Gut Health Basics

There’s more to gut health than kombucha. The hype around probiotics can be confusing! What really makes a healthy gut? 

When it comes to gut health, master these basics before popping supplements. Spoiler: “basics” doesn’t mean easy! 


Is it true that “you are what you eat?” Well, you aren’t Oysters Rockefeller, but the food you eat comprises your gut bacteria! Support gut health by including diverse foods in your diet. Nutrient diversity provides your body with antioxidants and micronutrients to bolster immunity. Rather than repeating similar meals, incorporate colorful fruits and vegetables, whole grains, and heart-healthy fats. 

Adequate caloric intake for your energy needs and hydration matter, too. While fad diets or cleanses promise weight loss, they can be detrimental to overall gut health. Those with plentiful bacteria strains in their gut are more likely to maintain and lose weight! 


Sleep is interconnected with gut health. Inconsistent sleep contributes to stress in the body via increased cortisol, a stress hormone. This can change your gut microbiome’s composition as well as increase symptoms of bloating or intestinal discomfort.  

How well-rested you feel may impact your nutrition. It’s normal to crave simple carbohydrates and caffeine when low on sleep; long-term, this can negatively impact your gut health. 


If you’ve ever noticed intestinal issues like bloating, cramping, heartburn, or loose stools crop up when you’re stressed, you’ve experienced the gut-brain connection! The opposite is also true: the composition of your microbiome can influence symptoms of anxiety and depression. 

Take inventory of your stress management skills. Stress is a part of all our lives. In some cases – like exercise – it’s actually good for us. When stress feels hard to manage, don’t hesitate to seek help from trusted loved ones or health professionals. Your gut will thank you!  

Prebiotics & Probiotics  

Prebiotics, fiber that our bodies cannot digest, feed your “good bacteria.” When we eat foods with prebiotic fiber, we support the existing gut bacteria and their production of nutrients, like short-chain fatty acids. These fatty acids support our metabolic and colon health.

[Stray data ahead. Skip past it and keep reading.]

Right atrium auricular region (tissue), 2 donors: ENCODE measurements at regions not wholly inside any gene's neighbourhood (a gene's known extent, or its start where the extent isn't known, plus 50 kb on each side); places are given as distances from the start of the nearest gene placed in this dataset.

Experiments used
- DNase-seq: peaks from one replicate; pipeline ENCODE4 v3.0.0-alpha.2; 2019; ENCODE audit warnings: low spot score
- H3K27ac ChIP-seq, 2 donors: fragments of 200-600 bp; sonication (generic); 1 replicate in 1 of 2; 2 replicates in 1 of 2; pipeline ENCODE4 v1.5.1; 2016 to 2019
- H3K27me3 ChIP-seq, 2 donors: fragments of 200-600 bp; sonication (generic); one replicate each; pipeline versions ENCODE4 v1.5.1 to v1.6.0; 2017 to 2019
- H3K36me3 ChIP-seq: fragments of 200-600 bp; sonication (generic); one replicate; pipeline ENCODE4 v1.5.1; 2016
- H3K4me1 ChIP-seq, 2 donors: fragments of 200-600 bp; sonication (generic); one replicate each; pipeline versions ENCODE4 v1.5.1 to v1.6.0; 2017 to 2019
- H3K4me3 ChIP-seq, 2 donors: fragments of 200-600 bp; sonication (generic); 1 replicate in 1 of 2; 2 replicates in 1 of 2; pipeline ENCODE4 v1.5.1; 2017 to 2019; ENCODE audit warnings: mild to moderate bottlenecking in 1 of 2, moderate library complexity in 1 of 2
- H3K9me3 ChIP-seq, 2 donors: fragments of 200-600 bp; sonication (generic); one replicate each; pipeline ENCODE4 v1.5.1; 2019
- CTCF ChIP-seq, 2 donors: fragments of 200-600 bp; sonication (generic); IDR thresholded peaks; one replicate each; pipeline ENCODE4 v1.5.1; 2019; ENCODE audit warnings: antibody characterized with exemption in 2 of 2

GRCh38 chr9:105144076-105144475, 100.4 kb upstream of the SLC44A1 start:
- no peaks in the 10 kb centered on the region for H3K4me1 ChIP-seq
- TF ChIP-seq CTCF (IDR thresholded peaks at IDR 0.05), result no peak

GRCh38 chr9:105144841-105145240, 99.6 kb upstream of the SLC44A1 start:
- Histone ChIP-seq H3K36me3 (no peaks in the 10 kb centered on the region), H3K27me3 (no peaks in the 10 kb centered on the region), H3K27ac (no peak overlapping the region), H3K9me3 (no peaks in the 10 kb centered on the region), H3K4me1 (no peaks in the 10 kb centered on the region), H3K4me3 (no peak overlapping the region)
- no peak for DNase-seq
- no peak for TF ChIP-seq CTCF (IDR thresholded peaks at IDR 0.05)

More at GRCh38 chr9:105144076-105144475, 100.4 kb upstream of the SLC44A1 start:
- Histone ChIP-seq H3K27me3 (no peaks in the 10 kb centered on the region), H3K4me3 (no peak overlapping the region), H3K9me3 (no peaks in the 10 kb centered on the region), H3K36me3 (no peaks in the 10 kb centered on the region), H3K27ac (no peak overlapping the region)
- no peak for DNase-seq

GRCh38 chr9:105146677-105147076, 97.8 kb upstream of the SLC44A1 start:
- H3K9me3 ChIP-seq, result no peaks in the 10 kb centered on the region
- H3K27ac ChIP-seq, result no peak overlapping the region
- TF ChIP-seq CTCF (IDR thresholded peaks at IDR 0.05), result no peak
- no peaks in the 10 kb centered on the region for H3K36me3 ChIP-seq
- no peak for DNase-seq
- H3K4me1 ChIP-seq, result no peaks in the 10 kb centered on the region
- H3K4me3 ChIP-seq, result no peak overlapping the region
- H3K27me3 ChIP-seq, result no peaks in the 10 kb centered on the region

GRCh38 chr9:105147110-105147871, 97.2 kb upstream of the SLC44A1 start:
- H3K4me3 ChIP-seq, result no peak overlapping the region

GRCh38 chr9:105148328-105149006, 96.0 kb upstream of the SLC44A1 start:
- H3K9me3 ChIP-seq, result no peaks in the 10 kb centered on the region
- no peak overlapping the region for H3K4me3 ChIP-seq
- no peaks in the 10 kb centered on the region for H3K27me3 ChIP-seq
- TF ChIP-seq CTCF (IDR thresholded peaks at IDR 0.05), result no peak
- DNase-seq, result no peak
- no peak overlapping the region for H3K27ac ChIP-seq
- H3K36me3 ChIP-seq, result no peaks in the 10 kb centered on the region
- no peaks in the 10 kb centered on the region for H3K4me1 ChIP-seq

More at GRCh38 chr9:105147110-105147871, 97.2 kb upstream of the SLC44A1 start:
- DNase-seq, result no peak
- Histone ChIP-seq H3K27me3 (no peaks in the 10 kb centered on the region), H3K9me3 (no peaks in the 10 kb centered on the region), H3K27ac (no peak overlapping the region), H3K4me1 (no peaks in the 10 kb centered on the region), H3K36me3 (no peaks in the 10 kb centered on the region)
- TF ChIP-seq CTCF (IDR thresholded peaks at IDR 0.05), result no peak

Probiotics are live bacteria found in foods and supplements. Probiotic bacteria is shown to improve digestive function, enhance immunity, decrease inflammation, and reduce diarrhea from antibiotic treatment. Some may notice changes to skin health, mood, and weight. 

Including foods rich in pre- and probiotics will support your gut health. Consult the table below for foods to add to your grocery list. Prepare a yogurt bowl with flaxseeds, banana, and a sprinkle of cocoa for a gut health-promoting snack!  

Looking for a probiotic supplement? Since individual bacteria strains affect our health in different ways, it’s best to share your symptoms and health goals with your doctor or dietitian to get the best recommendation for you. Send them a message via your online health portal today! 

Role + Function  Food Sources 
Prebiotics Fiber that “feeds” the good bacteria in your gut Chicory root, garlic, onions, leeks, asparagus, bananas, apples, oats, cocoa, flaxseeds, jicama, wheat bran 
Probiotics  Strains of live bacteria that populate your gut microbiome Yogurt, sauerkraut, kefir, pickled vegetables, beverages such as Big Easy Bucha kombucha or Good Belly  

Maria Sylvester Terry, MS, RDN, is the Ochsner Eat Fit NOLA dietitian; her mission is to promote visibility of nutritious items wherever food is served and break down nutrition myths for all audiences. 

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